Register Now for Global ERM Webinar

November 24, 2009

2010 Webinar Now Open for Registrations

Learn how to cut to the core of ERM and identify those elements your strategic plan cannot live without. Gain confidence in your knowledge on ERM by attending this can’t-miss worldwide webcast.

The Casualty Actuarial Society (CAS), The Faculty and Institute of Actuaries (UK), Joint Risk Management Section(JRMS), the Institute of Actuaries of Japan (IAJ), the Institute of Actuaries of Australia(IAAust) and The Society of Actuaries (SOA) present the Global Best Practices in ERM for Insurers and Reinsurers Webcast.

December 1, 2009 Session times vary depending upon location. Speakers from three different regions (Asia Pacific, Europe and North and South America) will provide their own unique perspective on four topics affecting ERM around the world:

Value Creation vs. Systemic Risk Consider some of the concerns around systemic risk and the drivers of value creation that have come under close attention by virtue of their links to systemic risk. The Asia Pacific Region will include a discussion of pension schemes.

Different approaches to ERM and Capital Models Learn how different stakeholders including insurers, banks, regulators and rating agencies are approaching the development of an ERM / ECM framework.

Economic Capital Models Focus on the processes associated with designing, calibrating, validating and the updating of internal models based on bringing new information and intelligence as they arise.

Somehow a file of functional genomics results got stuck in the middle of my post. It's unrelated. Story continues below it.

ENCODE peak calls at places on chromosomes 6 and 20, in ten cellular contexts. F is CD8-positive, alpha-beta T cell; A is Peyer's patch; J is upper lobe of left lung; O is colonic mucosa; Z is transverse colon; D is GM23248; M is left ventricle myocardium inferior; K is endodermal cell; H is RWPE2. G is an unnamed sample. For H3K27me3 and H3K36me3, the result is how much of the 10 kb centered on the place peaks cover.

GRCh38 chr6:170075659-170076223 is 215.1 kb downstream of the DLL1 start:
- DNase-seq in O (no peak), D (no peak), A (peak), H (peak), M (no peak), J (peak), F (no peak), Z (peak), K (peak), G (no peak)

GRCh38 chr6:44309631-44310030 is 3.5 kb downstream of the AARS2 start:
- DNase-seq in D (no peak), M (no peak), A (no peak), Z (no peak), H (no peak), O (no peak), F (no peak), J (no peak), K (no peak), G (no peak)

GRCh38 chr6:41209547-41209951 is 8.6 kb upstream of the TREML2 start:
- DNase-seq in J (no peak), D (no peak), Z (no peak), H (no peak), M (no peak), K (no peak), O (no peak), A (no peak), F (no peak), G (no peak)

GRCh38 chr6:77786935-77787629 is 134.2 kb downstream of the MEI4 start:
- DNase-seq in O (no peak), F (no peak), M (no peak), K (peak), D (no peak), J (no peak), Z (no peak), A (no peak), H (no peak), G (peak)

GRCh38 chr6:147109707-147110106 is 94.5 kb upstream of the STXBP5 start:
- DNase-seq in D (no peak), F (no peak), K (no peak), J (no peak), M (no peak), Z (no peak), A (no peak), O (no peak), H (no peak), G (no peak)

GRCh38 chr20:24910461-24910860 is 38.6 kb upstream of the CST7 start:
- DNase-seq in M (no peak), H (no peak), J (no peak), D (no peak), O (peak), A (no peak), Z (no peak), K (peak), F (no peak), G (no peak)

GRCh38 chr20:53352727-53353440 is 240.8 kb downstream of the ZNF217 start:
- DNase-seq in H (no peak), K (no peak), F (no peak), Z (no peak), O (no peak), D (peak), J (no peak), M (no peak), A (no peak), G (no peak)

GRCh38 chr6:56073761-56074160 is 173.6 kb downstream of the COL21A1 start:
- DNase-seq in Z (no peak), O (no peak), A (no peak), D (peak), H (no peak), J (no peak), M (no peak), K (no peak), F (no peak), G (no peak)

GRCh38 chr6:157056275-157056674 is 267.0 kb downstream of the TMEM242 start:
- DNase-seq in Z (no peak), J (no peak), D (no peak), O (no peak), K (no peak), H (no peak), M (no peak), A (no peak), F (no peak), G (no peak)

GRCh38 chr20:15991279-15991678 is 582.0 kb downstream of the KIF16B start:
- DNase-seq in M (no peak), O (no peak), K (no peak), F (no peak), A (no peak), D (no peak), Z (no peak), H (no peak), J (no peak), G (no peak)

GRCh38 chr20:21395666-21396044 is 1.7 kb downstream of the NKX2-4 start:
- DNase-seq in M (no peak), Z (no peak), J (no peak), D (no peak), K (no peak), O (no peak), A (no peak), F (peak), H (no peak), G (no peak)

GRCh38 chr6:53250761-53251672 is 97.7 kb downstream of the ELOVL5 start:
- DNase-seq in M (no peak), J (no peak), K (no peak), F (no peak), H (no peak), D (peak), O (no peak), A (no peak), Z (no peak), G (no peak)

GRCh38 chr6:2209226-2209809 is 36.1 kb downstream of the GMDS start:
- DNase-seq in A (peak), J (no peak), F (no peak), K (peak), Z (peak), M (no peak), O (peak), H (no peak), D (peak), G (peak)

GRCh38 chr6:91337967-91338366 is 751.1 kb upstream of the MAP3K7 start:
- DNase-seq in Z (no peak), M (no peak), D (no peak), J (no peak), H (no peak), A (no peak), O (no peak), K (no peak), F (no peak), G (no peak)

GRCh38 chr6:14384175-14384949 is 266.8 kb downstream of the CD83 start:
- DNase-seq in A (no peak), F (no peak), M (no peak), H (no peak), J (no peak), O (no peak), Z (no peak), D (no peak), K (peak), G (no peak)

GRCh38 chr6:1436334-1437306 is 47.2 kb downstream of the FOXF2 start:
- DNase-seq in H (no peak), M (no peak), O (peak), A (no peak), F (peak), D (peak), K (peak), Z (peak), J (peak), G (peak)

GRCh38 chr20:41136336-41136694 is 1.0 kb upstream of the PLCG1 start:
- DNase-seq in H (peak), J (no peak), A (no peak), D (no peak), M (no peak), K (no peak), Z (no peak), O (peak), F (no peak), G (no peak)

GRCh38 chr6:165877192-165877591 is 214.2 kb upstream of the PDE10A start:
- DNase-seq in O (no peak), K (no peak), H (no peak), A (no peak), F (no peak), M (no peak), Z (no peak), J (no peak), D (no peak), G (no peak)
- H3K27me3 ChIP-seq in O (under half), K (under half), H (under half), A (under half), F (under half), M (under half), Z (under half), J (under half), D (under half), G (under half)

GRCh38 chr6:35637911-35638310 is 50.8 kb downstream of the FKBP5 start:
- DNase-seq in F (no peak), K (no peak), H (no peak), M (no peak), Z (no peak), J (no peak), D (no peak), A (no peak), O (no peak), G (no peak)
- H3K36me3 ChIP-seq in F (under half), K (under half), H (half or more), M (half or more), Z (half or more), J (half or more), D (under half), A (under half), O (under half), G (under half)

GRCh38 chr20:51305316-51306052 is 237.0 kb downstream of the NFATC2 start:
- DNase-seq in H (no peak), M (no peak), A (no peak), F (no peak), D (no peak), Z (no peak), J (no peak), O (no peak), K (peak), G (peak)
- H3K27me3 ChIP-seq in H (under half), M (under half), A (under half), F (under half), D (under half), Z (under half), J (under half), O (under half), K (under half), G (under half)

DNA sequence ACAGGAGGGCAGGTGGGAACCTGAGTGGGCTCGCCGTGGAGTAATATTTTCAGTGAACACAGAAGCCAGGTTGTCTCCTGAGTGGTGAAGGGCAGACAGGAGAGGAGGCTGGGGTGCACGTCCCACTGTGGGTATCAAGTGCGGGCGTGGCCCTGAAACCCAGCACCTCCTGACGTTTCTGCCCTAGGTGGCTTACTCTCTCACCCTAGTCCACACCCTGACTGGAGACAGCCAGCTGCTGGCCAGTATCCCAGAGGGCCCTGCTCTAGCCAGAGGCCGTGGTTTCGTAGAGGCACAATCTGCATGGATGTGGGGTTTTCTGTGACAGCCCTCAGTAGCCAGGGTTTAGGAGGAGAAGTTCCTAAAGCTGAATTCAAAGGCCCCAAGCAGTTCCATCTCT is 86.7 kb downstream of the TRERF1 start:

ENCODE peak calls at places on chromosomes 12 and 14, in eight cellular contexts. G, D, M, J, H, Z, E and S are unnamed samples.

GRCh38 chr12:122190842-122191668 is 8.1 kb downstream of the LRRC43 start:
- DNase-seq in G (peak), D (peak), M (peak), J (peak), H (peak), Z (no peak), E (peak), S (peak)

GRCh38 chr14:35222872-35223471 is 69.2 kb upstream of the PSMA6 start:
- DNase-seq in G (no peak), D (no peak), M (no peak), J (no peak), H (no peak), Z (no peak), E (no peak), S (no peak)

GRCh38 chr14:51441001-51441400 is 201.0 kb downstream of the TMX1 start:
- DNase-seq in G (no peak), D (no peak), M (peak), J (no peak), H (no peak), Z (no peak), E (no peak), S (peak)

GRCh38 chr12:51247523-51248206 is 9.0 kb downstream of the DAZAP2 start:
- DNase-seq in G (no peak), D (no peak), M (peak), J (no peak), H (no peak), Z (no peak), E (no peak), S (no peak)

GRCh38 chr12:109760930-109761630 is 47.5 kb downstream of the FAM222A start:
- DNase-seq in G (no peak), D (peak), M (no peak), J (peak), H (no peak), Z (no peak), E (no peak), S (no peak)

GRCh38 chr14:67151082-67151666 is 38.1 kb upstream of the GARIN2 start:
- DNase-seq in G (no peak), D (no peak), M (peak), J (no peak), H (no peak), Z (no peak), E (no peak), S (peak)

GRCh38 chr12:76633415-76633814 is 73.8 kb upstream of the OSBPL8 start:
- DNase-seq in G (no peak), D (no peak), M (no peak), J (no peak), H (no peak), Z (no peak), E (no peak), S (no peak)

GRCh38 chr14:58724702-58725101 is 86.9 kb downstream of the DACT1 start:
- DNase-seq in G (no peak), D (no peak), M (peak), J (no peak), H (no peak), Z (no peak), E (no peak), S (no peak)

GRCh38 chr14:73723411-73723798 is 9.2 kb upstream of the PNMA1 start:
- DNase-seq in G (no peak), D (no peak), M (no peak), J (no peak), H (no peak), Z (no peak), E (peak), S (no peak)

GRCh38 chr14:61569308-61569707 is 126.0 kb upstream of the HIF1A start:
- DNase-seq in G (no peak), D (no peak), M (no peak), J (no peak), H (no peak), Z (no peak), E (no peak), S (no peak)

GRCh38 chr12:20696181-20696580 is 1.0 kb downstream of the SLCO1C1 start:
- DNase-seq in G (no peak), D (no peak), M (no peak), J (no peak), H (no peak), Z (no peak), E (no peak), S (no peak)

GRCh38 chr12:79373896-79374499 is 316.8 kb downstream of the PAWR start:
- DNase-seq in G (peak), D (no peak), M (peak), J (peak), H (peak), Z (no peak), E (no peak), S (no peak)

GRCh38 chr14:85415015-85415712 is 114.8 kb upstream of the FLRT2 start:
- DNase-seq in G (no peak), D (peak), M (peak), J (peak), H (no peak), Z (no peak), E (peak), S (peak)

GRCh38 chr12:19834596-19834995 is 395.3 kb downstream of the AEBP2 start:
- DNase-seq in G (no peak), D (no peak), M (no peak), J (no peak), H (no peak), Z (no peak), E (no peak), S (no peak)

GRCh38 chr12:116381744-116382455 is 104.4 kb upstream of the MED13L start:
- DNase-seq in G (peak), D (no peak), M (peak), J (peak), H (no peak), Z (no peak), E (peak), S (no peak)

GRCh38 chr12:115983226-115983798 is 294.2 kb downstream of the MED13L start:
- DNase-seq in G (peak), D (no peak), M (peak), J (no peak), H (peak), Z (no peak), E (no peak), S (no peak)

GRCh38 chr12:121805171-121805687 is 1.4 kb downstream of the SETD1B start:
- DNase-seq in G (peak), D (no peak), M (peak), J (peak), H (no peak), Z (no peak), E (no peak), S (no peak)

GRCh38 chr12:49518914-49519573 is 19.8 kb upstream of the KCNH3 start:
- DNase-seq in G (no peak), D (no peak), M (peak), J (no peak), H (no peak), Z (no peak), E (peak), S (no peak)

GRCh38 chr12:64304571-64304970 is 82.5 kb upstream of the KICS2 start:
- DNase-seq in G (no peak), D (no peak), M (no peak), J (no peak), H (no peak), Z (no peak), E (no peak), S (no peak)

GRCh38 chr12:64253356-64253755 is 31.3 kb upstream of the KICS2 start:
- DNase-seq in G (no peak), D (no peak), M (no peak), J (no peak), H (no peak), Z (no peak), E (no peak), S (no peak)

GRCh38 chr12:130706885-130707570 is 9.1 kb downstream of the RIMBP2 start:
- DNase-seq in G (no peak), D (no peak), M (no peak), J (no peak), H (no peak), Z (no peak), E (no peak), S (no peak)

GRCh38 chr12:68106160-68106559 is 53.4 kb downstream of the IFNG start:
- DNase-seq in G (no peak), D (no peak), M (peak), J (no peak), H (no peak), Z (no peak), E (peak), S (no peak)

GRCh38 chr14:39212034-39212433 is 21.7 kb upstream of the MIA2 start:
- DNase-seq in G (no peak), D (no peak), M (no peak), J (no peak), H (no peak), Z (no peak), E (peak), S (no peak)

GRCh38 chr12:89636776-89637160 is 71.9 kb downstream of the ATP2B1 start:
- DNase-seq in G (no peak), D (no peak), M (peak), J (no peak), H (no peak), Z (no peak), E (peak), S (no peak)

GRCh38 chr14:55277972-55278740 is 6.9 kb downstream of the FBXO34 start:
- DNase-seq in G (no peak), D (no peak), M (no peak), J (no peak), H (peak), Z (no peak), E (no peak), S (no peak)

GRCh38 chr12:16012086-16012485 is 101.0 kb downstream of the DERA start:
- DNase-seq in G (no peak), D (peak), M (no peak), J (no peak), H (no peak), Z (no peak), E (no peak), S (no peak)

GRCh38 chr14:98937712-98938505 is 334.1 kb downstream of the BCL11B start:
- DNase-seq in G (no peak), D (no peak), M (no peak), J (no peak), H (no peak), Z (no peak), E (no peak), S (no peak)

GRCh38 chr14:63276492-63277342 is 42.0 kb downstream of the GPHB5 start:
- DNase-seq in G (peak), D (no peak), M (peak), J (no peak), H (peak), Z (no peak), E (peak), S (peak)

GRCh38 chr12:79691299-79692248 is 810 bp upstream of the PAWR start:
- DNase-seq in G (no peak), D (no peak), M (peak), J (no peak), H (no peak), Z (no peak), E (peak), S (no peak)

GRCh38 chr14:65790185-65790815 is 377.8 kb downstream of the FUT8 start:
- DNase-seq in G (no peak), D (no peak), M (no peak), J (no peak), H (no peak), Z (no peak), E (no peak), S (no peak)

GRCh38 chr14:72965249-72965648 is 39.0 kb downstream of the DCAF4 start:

Governance, Strategic Risk and Operational Risk Discuss issues such as ERM governance, tools and techniques to assess strategic and operational risks and their integration into an overall ERM framework.

NEW THIS YEAR! Earn up to 18.0 Continuing Professional Development credits by participating in all four sessions in each region! And with each session presented in at either a basic or advanced level, there is no reason to miss this important global event.

Learn more.

Register today for the Global Best Practices in ERM for Insurers and Reinsurers Webcast.

From Innovation to Exploitation

November 23, 2009

An interesting aspect of the recent financial market chaos is how innovation plays into the facts. While arguably simply bad lending behavior was at the core of the problem, increasingly complex (i.e innovative) financial instruments such as credit default swaps played a key role as well.

By Christopher E. Mandel

What intrigues me is what some view as the cycle of innovation that produces these bad effects.

I recently heard Mark Cuban say: first there’s innovation, then come the imitators then come the idiots. While there are many examples of this cycle of creativity ending in disaster, few to date are of such magnitude as the current credit crisis. Oftentimes it’s not bad behaviors as much as the way in which initial creativity and its success produces laziness.

Today’s good idea is tomorrow’s exploited idea. New products and services often have short lives. In fact most things have their “season” but creative capitalism drives imitation and as more and more imitators pile in for quick profits, it is all destined to be short lived, absent continuous innovation and improvement.

One of the keys to this cycle is the constant drumbeat for better, faster, cheaper and more. Author Richard Swenson in a book titled “Hurtling Toward Oblivion” makes a compelling case for this phenomenon. First his observations: that we are subject to profusion or the phenomenon of always requiring more of everything, forcing progress.

Continued on Risk & Insurance

You may have missed these . . .

November 22, 2009

Riskviews was dormant from April to July 2009 and restarted as a forum for discussions of risk and risk management.  You may have missed some of these posts from shortly after the restart…